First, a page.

In an earlier article, I wrote about how the measurement of your business success should include qualitative measures as well as quantitative benchmarks.
When I talk to small and micro-business owners, I always ask them if they have a marketing plan. Their answer is invariably “no”.
So the next question, in exploration of that, is usually from them: “Why do I need a marketing plan? What I need to do is in my head, and besides, I’m stretched enough as it is running the business”.
I have to point out to them that’s really three questions and I deal with them one at a time. The first question is, as a small business, do I really need a marketing plan?
Of course you do. It need not be a large document, and in a small business you may not need to detail every item in a traditional marketing plan, but you do need a marketing plan, it should be written, and it should deal with the key concepts of marketing.
You need a marketing plan because running a for-profit business without a marketing plan is simply opening your doors and hoping for the best. Finding customers, increasing sales, meeting break-even and growing profits cannot be done while simply hoping for the best. Even if you had, in your head, a sure-fire way to find new customers, or sell more to existing customers, writing it down and sharing it with your team is the best way to relieve the lonely stress of doing it by yourself – they can help achieve those sales targets with you if they know what your sure-fire procedure was.
If you were taking your family on holiday, would you simply buy tickets to where you were going and just arrive? No, you would have some sort of plan that you share with them and some key bookings. So why would you not have a plan when your business’ performance and its livelihood is at stake? Without a marketing plan, you do not know who are your optimum market, the best way of getting to them and appealing to them, the resources you will need to service them, and what you need them to buy and when. Read More
Every now and then, it’s time to declutter!
Whether it’s your home, your office, or your life, over the years you build up “stuff”. When you buy that cute vase or an extra office chair or you accumulate responsibilities, it all builds up. Personally I find it refreshing to just get rid of stuff from time to time.
It clears your mind, there’s less visual and intellectual junk to manoeuvre around, and you can see fresh and new ways to move on and ahead.
Well, decluttering works in your business as well.
Think for a moment, and I’ll bet you will recognise the clutter that has built up around you without your knowing it. Management guru Peter Drucker said “much of what we call management consists of making it difficult for people to work”. This is so true. Management demands better (or is it more?) communication so our email inbox is bulging, we are in touch 24/7 on smart phones and tablets. Management is careful to avoid inefficiency, so everything is check-listed, and has to be signed off step by step adding layers to “efficiency”. Management is all about planning so half our day is filled with meetings. Management is all about achieving goals so we end up with endless objectives and to-do lists to tick off.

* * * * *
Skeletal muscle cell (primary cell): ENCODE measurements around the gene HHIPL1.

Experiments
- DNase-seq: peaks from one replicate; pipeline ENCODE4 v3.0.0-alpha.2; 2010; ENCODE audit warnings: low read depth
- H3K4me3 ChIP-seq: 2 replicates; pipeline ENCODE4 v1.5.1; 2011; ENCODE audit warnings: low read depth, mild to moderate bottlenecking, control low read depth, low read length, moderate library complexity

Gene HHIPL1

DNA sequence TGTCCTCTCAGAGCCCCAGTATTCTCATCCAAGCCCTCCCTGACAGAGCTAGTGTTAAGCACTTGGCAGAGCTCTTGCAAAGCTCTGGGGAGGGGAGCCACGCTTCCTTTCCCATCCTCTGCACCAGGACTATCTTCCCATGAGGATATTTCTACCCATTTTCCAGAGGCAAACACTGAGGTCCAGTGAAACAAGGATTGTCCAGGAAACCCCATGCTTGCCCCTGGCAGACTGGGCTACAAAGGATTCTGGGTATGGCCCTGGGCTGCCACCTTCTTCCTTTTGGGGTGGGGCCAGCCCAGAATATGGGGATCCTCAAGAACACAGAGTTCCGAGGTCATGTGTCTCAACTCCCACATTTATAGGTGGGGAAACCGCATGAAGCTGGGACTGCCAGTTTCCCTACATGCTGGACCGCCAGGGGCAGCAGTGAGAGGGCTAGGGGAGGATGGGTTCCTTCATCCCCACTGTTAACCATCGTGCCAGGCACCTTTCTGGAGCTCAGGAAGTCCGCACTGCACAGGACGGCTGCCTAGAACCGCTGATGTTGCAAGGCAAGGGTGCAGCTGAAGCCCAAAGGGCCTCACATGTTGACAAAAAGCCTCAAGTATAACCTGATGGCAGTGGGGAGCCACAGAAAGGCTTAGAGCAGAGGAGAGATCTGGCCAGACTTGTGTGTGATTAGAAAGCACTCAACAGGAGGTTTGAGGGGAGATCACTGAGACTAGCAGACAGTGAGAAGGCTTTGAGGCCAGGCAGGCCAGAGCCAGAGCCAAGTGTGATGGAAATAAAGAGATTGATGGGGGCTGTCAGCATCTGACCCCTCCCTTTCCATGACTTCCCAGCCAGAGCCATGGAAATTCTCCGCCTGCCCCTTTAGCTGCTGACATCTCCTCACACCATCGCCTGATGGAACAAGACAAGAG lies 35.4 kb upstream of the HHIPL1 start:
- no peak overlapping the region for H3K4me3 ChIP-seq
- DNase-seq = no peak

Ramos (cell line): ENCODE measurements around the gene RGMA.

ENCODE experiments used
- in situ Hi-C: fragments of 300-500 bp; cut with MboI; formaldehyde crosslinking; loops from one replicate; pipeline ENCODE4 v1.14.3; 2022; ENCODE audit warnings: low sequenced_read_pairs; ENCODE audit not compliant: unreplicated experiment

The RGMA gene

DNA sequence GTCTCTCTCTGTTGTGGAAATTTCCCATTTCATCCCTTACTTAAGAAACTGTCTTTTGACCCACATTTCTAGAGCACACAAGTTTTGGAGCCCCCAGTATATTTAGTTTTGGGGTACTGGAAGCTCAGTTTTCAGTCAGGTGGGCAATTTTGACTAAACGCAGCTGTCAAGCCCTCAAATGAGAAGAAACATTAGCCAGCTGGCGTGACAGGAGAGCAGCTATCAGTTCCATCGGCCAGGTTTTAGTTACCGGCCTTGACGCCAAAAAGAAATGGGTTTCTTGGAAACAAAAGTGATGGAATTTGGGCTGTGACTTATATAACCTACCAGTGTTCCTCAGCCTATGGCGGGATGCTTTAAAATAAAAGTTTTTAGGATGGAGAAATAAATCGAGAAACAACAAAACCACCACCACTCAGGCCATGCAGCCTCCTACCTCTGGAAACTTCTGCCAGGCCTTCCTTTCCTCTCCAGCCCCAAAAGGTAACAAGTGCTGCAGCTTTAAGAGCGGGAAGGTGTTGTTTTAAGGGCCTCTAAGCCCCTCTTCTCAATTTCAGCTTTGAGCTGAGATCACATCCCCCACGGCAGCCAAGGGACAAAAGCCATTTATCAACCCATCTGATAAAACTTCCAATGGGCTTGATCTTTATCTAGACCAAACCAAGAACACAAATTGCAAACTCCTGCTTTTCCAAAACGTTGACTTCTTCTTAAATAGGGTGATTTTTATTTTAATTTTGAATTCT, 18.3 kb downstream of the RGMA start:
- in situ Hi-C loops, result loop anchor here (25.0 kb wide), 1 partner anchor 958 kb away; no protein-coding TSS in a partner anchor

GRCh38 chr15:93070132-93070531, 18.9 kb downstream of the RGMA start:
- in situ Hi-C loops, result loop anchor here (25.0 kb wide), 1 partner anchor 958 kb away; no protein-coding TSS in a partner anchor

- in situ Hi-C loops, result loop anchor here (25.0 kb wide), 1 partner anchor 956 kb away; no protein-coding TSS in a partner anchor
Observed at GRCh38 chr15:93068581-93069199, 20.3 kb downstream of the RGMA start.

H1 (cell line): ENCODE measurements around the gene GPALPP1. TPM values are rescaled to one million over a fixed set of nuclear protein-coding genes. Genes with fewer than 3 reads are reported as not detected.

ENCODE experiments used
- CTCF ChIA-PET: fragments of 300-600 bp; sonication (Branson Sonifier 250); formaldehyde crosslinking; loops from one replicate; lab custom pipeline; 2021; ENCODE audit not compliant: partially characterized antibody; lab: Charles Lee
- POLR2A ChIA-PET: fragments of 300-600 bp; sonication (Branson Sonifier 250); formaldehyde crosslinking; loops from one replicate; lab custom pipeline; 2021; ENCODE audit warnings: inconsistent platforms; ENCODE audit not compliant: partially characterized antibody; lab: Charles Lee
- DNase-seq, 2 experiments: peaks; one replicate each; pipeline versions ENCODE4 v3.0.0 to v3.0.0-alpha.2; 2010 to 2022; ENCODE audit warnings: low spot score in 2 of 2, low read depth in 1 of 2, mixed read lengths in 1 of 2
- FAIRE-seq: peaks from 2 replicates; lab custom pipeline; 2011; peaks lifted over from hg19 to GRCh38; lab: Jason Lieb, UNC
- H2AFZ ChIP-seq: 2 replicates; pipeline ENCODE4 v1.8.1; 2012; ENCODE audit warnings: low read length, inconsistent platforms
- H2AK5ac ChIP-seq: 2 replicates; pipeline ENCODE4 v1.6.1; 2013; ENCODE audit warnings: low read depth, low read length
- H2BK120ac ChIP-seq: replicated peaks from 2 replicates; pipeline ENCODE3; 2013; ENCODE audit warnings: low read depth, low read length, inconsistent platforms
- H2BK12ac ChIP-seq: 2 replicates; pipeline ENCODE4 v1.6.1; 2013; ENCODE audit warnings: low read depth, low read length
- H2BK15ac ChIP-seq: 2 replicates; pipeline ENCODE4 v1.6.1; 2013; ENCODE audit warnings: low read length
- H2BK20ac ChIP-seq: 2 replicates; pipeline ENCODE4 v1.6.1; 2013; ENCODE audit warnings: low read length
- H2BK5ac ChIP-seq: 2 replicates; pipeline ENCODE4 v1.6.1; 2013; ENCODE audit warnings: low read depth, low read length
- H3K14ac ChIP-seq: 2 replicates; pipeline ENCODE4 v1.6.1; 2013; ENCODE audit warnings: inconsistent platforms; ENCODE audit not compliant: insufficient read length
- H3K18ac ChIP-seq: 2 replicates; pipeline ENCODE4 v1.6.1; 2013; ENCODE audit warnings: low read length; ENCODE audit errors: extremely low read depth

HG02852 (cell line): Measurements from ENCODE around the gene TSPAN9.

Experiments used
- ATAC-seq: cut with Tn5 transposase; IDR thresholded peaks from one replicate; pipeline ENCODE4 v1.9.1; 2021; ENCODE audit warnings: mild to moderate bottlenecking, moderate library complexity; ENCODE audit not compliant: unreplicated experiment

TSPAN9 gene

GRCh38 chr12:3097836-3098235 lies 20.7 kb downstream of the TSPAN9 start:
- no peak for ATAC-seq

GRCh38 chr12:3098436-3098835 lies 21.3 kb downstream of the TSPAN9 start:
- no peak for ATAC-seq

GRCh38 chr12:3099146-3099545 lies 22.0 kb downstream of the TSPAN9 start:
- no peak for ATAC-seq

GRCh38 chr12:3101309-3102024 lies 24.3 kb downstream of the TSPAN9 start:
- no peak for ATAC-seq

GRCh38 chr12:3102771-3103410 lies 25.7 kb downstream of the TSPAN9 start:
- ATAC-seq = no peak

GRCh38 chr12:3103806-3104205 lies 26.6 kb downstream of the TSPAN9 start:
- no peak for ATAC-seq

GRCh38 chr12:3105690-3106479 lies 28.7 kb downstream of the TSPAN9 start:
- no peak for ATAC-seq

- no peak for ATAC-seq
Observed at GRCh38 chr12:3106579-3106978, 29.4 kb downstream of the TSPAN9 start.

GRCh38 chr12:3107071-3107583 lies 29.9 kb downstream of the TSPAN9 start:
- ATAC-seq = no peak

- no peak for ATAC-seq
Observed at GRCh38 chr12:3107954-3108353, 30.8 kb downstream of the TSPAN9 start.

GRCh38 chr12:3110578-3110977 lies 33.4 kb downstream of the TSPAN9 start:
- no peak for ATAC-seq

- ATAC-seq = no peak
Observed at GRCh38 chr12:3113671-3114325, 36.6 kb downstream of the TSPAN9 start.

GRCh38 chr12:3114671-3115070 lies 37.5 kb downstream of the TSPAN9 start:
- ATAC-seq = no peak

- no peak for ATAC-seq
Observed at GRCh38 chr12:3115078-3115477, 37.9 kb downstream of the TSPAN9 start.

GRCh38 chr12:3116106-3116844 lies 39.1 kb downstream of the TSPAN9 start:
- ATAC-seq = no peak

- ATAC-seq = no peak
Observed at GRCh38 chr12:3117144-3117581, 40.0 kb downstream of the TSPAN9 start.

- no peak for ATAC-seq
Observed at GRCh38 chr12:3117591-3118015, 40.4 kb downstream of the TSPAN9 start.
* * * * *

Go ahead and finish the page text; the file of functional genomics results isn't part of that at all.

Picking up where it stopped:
Some of this clutter in our business lives is actually a necessity. Read More
Does this sound familiar?:-
It is about 5 years since your company did its last strategic plan, and you, or your Board have been reminded that it is good governance to renew it. You can’t actually see a reason to do it in practical terms – the economy has been what it is and the business has been doing what it can. After all, was your last prediction of the future any good?
Nevertheless you decide to do it. You hire a facilitator and ask for a quote. When the facilitator (if they are worth the money) asks for preparation time that may include research into your industry and company, along with interviews with stakeholders, and prices her quote accordingly. You receive the quote and negotiate it downwards, removing these “extraneous” tasks and leaving the task of facilitating a day’s workshop and writing it up.
You organise a day’s retreat for the Board and senior staff. You hold the meeting, everyone has a good time away from the office, you all contribute to discussion and feel satisfied that you have thrashed the issues. The facilitator writes up the plan, you review it and “implement” it.
In a few months, the exercise is forgotten.